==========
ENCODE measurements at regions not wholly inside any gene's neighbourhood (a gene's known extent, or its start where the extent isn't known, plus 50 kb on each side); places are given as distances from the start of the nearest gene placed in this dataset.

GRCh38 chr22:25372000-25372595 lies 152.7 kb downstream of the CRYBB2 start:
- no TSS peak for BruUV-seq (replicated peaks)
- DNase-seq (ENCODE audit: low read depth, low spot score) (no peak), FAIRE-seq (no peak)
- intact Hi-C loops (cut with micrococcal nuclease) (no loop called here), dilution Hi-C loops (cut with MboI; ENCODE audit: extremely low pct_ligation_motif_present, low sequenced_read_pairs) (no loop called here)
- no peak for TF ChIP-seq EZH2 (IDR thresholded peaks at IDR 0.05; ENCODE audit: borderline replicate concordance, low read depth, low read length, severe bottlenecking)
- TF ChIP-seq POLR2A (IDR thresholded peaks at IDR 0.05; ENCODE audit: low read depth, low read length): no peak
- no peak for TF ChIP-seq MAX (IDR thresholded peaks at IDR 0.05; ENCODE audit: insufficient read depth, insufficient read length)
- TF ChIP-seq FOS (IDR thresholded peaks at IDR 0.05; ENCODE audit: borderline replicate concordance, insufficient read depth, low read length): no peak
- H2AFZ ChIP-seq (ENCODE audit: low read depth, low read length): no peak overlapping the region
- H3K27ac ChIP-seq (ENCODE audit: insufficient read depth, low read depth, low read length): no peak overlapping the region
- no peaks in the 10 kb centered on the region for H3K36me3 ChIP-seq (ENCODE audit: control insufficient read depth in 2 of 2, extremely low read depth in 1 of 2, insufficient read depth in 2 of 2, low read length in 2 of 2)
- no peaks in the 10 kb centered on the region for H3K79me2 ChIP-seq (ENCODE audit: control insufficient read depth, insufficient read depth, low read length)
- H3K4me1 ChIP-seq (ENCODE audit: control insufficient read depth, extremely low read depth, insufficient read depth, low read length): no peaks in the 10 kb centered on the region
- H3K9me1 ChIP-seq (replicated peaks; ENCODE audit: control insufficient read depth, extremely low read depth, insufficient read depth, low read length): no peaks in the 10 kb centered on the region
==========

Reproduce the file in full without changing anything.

ENCODE measurements at regions not wholly inside any gene's neighbourhood (a gene's known extent, or its start where the extent isn't known, plus 50 kb on each side); places are given as distances from the start of the nearest gene placed in this dataset.

GRCh38 chr22:25372000-25372595 lies 152.7 kb downstream of the CRYBB2 start:
- no TSS peak for BruUV-seq (replicated peaks)
- DNase-seq (ENCODE audit: low read depth, low spot score) (no peak), FAIRE-seq (no peak)
- intact Hi-C loops (cut with micrococcal nuclease) (no loop called here), dilution Hi-C loops (cut with MboI; ENCODE audit: extremely low pct_ligation_motif_present, low sequenced_read_pairs) (no loop called here)
- no peak for TF ChIP-seq EZH2 (IDR thresholded peaks at IDR 0.05; ENCODE audit: borderline replicate concordance, low read depth, low read length, severe bottlenecking)
- TF ChIP-seq POLR2A (IDR thresholded peaks at IDR 0.05; ENCODE audit: low read depth, low read length): no peak
- no peak for TF ChIP-seq MAX (IDR thresholded peaks at IDR 0.05; ENCODE audit: insufficient read depth, insufficient read length)
- TF ChIP-seq FOS (IDR thresholded peaks at IDR 0.05; ENCODE audit: borderline replicate concordance, insufficient read depth, low read length): no peak
- H2AFZ ChIP-seq (ENCODE audit: low read depth, low read length): no peak overlapping the region
- H3K27ac ChIP-seq (ENCODE audit: insufficient read depth, low read depth, low read length): no peak overlapping the region
- no peaks in the 10 kb centered on the region for H3K36me3 ChIP-seq (ENCODE audit: control insufficient read depth in 2 of 2, extremely low read depth in 1 of 2, insufficient read depth in 2 of 2, low read length in 2 of 2)
- no peaks in the 10 kb centered on the region for H3K79me2 ChIP-seq (ENCODE audit: control insufficient read depth, insufficient read depth, low read length)
- H3K4me1 ChIP-seq (ENCODE audit: control insufficient read depth, extremely low read depth, insufficient read depth, low read length): no peaks in the 10 kb centered on the region
- H3K9me1 ChIP-seq (replicated peaks; ENCODE audit: control insufficient read depth, extremely low read depth, insufficient read depth, low read length): no peaks in the 10 kb centered on the region